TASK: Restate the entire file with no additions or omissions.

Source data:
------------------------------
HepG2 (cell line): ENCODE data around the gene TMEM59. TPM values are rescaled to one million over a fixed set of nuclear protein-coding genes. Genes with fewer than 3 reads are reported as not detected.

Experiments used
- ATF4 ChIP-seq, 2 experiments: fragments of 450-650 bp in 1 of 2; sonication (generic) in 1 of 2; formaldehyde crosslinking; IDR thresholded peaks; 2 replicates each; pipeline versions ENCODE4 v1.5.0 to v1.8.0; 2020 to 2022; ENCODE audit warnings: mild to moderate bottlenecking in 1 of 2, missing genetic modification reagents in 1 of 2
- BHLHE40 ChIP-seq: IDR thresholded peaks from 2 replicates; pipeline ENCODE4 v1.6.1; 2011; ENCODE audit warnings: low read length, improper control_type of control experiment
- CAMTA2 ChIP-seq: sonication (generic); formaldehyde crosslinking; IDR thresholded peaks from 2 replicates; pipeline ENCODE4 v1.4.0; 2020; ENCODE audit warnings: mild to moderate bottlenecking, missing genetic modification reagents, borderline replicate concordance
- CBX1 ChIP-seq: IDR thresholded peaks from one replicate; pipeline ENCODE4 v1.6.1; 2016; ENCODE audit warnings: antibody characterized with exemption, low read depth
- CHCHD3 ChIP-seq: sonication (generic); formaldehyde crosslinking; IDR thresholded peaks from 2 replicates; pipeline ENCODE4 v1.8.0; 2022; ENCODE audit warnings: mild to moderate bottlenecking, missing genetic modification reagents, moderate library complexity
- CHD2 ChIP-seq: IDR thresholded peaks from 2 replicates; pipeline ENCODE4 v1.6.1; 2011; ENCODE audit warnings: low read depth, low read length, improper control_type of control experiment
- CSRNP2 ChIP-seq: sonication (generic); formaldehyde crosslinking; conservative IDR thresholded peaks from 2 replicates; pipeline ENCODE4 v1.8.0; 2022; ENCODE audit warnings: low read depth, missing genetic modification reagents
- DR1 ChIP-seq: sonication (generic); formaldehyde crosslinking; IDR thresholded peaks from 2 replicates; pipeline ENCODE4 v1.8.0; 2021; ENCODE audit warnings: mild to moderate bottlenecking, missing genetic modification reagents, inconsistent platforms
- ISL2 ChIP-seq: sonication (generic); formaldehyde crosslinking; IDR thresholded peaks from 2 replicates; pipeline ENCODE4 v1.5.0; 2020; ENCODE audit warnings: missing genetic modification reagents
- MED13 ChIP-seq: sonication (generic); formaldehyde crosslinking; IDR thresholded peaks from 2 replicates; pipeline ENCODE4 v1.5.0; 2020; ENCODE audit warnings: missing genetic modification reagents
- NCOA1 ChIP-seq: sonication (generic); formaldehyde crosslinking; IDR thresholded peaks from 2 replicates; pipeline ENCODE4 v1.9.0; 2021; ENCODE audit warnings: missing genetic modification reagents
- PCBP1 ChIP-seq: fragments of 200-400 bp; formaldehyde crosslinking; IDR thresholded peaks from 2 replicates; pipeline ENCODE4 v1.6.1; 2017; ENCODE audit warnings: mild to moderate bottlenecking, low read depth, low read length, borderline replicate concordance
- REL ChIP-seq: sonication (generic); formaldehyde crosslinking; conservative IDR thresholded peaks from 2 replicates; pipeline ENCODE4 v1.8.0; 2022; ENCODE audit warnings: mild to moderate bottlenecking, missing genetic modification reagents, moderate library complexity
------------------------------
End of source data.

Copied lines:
HepG2 (cell line): ENCODE data around the gene TMEM59. TPM values are rescaled to one million over a fixed set of nuclear protein-coding genes. Genes with fewer than 3 reads are reported as not detected.

Experiments used
- ATF4 ChIP-seq, 2 experiments: fragments of 450-650 bp in 1 of 2; sonication (generic) in 1 of 2; formaldehyde crosslinking; IDR thresholded peaks; 2 replicates each; pipeline versions ENCODE4 v1.5.0 to v1.8.0; 2020 to 2022; ENCODE audit warnings: mild to moderate bottlenecking in 1 of 2, missing genetic modification reagents in 1 of 2
- BHLHE40 ChIP-seq: IDR thresholded peaks from 2 replicates; pipeline ENCODE4 v1.6.1; 2011; ENCODE audit warnings: low read length, improper control_type of control experiment
- CAMTA2 ChIP-seq: sonication (generic); formaldehyde crosslinking; IDR thresholded peaks from 2 replicates; pipeline ENCODE4 v1.4.0; 2020; ENCODE audit warnings: mild to moderate bottlenecking, missing genetic modification reagents, borderline replicate concordance
- CBX1 ChIP-seq: IDR thresholded peaks from one replicate; pipeline ENCODE4 v1.6.1; 2016; ENCODE audit warnings: antibody characterized with exemption, low read depth
- CHCHD3 ChIP-seq: sonication (generic); formaldehyde crosslinking; IDR thresholded peaks from 2 replicates; pipeline ENCODE4 v1.8.0; 2022; ENCODE audit warnings: mild to moderate bottlenecking, missing genetic modification reagents, moderate library complexity
- CHD2 ChIP-seq: IDR thresholded peaks from 2 replicates; pipeline ENCODE4 v1.6.1; 2011; ENCODE audit warnings: low read depth, low read length, improper control_type of control experiment
- CSRNP2 ChIP-seq: sonication (generic); formaldehyde crosslinking; conservative IDR thresholded peaks from 2 replicates; pipeline ENCODE4 v1.8.0; 2022; ENCODE audit warnings: low read depth, missing genetic modification reagents
- DR1 ChIP-seq: sonication (generic); formaldehyde crosslinking; IDR thresholded peaks from 2 replicates; pipeline ENCODE4 v1.8.0; 2021; ENCODE audit warnings: mild to moderate bottlenecking, missing genetic modification reagents, inconsistent platforms
- ISL2 ChIP-seq: sonication (generic); formaldehyde crosslinking; IDR thresholded peaks from 2 replicates; pipeline ENCODE4 v1.5.0; 2020; ENCODE audit warnings: missing genetic modification reagents
- MED13 ChIP-seq: sonication (generic); formaldehyde crosslinking; IDR thresholded peaks from 2 replicates; pipeline ENCODE4 v1.5.0; 2020; ENCODE audit warnings: missing genetic modification reagents
- NCOA1 ChIP-seq: sonication (generic); formaldehyde crosslinking; IDR thresholded peaks from 2 replicates; pipeline ENCODE4 v1.9.0; 2021; ENCODE audit warnings: missing genetic modification reagents
- PCBP1 ChIP-seq: fragments of 200-400 bp; formaldehyde crosslinking; IDR thresholded peaks from 2 replicates; pipeline ENCODE4 v1.6.1; 2017; ENCODE audit warnings: mild to moderate bottlenecking, low read depth, low read length, borderline replicate concordance
- REL ChIP-seq: sonication (generic); formaldehyde crosslinking; conservative IDR thresholded peaks from 2 replicates; pipeline ENCODE4 v1.8.0; 2022; ENCODE audit warnings: mild to moderate bottlenecking, missing genetic modification reagents, moderate library complexity